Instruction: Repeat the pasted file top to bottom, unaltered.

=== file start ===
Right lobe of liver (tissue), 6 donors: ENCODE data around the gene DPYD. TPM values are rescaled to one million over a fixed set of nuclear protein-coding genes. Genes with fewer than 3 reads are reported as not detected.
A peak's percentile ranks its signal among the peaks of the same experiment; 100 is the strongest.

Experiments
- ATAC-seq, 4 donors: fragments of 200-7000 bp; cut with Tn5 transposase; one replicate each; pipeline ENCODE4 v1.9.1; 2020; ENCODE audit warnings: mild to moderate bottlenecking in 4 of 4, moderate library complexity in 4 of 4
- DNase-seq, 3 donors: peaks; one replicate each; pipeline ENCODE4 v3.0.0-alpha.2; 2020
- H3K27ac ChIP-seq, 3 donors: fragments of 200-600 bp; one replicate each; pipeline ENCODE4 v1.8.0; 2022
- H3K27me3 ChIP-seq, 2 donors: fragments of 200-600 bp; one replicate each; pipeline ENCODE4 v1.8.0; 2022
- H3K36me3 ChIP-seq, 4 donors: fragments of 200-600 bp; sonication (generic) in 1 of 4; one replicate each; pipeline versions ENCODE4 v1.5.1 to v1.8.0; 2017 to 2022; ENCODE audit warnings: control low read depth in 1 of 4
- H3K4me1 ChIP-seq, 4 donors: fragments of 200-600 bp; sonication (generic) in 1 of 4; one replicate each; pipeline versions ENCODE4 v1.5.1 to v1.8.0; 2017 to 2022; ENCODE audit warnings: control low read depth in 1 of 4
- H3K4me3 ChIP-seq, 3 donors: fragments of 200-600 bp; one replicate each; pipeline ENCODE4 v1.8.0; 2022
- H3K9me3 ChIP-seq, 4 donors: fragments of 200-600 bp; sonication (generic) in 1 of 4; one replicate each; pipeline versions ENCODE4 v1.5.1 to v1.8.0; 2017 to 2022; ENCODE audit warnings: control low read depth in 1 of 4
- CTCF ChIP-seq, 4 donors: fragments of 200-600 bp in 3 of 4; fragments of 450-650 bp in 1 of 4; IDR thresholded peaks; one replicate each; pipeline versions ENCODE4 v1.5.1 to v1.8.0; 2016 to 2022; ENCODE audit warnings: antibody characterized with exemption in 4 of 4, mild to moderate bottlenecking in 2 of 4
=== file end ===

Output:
Right lobe of liver (tissue), 6 donors: ENCODE data around the gene DPYD. TPM values are rescaled to one million over a fixed set of nuclear protein-coding genes. Genes with fewer than 3 reads are reported as not detected.
A peak's percentile ranks its signal among the peaks of the same experiment; 100 is the strongest.

Experiments
- ATAC-seq, 4 donors: fragments of 200-7000 bp; cut with Tn5 transposase; one replicate each; pipeline ENCODE4 v1.9.1; 2020; ENCODE audit warnings: mild to moderate bottlenecking in 4 of 4, moderate library complexity in 4 of 4
- DNase-seq, 3 donors: peaks; one replicate each; pipeline ENCODE4 v3.0.0-alpha.2; 2020
- H3K27ac ChIP-seq, 3 donors: fragments of 200-600 bp; one replicate each; pipeline ENCODE4 v1.8.0; 2022
- H3K27me3 ChIP-seq, 2 donors: fragments of 200-600 bp; one replicate each; pipeline ENCODE4 v1.8.0; 2022
- H3K36me3 ChIP-seq, 4 donors: fragments of 200-600 bp; sonication (generic) in 1 of 4; one replicate each; pipeline versions ENCODE4 v1.5.1 to v1.8.0; 2017 to 2022; ENCODE audit warnings: control low read depth in 1 of 4
- H3K4me1 ChIP-seq, 4 donors: fragments of 200-600 bp; sonication (generic) in 1 of 4; one replicate each; pipeline versions ENCODE4 v1.5.1 to v1.8.0; 2017 to 2022; ENCODE audit warnings: control low read depth in 1 of 4
- H3K4me3 ChIP-seq, 3 donors: fragments of 200-600 bp; one replicate each; pipeline ENCODE4 v1.8.0; 2022
- H3K9me3 ChIP-seq, 4 donors: fragments of 200-600 bp; sonication (generic) in 1 of 4; one replicate each; pipeline versions ENCODE4 v1.5.1 to v1.8.0; 2017 to 2022; ENCODE audit warnings: control low read depth in 1 of 4
- CTCF ChIP-seq, 4 donors: fragments of 200-600 bp in 3 of 4; fragments of 450-650 bp in 1 of 4; IDR thresholded peaks; one replicate each; pipeline versions ENCODE4 v1.5.1 to v1.8.0; 2016 to 2022; ENCODE audit warnings: antibody characterized with exemption in 4 of 4, mild to moderate bottlenecking in 2 of 4